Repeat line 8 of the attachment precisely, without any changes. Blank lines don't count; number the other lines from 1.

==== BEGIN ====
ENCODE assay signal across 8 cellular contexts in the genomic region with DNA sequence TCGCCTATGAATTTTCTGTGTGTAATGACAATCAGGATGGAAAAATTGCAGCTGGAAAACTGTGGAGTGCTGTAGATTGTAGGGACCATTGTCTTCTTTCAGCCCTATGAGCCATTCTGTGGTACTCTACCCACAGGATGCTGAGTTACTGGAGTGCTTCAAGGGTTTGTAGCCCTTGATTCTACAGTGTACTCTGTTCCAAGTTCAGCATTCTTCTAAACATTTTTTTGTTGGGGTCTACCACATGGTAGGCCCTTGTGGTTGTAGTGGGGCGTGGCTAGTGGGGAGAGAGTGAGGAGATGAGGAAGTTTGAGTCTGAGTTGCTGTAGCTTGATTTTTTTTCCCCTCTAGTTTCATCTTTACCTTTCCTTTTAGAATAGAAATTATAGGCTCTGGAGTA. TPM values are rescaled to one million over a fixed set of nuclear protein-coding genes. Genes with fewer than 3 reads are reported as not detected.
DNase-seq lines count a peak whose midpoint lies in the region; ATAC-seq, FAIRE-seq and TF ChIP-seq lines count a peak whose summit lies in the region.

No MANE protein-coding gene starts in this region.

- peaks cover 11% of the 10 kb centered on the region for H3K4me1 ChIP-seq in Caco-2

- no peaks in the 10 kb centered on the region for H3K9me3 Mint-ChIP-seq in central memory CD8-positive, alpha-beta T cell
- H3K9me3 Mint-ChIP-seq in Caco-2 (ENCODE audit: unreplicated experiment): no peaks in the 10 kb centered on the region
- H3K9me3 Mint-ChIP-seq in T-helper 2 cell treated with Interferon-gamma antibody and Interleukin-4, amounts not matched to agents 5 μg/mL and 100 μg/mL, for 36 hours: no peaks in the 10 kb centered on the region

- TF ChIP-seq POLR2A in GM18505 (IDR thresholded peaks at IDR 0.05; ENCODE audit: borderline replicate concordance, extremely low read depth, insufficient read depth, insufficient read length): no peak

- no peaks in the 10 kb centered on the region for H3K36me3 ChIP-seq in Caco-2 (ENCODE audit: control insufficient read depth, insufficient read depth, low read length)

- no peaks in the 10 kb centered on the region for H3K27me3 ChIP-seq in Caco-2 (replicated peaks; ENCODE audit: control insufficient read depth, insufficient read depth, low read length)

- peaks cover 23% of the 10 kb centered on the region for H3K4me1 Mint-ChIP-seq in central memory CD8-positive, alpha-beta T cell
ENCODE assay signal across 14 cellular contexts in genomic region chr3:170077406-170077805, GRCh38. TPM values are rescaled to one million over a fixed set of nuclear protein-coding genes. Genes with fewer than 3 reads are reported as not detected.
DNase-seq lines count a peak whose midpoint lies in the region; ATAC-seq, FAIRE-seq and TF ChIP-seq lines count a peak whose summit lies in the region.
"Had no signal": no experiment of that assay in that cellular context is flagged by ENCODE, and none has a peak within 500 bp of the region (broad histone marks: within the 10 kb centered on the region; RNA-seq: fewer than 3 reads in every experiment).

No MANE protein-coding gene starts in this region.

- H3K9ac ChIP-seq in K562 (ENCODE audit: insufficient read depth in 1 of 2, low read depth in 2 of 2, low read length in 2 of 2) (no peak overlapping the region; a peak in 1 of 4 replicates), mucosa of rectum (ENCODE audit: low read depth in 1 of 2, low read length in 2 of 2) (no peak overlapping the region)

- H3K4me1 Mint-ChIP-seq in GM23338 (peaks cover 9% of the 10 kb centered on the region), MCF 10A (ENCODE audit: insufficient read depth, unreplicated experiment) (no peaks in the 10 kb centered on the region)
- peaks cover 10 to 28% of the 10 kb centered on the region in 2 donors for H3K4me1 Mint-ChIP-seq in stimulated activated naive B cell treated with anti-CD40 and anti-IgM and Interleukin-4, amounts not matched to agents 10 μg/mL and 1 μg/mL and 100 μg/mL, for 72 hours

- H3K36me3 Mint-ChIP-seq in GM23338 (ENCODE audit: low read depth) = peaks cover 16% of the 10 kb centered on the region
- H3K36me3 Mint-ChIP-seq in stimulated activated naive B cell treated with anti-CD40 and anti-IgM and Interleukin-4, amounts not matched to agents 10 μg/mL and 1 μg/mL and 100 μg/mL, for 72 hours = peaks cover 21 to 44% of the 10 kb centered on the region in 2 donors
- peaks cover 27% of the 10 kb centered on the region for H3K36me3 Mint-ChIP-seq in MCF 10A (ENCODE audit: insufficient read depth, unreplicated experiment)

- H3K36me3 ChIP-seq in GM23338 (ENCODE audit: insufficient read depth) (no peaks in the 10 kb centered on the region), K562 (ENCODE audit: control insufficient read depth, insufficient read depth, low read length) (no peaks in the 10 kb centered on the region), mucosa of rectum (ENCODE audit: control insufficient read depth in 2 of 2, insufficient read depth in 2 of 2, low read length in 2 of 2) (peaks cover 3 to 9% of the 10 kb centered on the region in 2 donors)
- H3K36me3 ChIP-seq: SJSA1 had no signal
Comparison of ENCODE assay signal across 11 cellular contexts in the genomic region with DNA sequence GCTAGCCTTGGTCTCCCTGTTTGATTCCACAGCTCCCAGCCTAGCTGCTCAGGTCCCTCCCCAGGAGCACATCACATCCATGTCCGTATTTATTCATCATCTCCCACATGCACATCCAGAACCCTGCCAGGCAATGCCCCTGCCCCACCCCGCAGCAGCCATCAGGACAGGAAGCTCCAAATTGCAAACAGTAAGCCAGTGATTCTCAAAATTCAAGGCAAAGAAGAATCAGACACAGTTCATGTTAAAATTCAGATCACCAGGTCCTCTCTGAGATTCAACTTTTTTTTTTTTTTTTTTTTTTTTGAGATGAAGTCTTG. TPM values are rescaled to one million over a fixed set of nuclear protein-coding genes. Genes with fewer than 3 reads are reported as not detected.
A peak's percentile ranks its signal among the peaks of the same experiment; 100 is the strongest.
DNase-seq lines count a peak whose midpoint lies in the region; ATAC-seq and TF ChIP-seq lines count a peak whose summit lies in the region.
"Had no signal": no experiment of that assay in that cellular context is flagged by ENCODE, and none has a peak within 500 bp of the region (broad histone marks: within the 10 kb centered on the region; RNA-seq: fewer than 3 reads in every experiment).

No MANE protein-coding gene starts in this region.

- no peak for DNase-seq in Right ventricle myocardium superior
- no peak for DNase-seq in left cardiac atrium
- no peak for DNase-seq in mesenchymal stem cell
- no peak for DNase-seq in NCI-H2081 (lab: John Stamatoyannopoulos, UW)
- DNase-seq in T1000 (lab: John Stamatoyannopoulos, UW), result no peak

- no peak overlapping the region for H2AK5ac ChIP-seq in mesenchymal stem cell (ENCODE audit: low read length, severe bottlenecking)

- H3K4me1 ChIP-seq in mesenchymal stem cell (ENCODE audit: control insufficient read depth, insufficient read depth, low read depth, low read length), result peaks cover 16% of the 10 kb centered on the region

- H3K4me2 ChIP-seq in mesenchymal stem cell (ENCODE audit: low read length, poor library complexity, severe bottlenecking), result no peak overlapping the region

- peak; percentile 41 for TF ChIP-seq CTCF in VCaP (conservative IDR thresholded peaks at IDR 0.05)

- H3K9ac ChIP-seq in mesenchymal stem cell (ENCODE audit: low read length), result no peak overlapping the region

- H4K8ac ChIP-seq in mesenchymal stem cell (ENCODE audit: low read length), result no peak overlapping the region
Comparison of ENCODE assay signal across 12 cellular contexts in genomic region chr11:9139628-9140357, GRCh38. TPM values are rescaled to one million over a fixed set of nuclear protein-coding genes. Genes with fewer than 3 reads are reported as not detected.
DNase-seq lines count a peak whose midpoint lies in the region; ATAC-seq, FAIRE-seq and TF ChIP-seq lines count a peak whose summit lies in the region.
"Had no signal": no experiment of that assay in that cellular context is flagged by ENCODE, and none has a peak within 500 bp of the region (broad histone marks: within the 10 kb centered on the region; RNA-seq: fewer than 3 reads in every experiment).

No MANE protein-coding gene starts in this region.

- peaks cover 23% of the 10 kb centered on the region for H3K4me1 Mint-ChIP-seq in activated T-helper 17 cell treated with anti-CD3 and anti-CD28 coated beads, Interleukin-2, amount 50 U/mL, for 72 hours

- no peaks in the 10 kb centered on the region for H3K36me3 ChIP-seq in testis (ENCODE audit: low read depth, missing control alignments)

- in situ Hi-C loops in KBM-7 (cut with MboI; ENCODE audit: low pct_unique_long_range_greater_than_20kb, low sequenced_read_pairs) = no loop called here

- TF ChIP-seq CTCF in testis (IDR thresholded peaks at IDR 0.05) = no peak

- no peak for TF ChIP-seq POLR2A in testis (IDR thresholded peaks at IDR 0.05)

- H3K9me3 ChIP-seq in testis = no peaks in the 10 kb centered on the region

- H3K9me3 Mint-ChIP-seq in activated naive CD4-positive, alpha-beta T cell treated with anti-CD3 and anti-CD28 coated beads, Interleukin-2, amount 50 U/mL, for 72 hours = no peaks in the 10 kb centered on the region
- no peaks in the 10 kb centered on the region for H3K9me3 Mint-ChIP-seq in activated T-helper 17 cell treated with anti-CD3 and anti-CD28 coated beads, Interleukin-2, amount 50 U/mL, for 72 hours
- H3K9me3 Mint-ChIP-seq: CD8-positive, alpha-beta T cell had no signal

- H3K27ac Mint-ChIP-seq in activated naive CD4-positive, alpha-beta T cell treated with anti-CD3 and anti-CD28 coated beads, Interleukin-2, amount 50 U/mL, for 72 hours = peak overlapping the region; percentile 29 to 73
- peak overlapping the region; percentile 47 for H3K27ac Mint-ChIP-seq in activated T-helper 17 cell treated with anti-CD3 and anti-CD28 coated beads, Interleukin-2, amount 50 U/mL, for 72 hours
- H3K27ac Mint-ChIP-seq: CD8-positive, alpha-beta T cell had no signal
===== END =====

- TF ChIP-seq POLR2A in GM18505 (IDR thresholded peaks at IDR 0.05; ENCODE audit: borderline replicate concordance, extremely low read depth, insufficient read depth, insufficient read length): no peak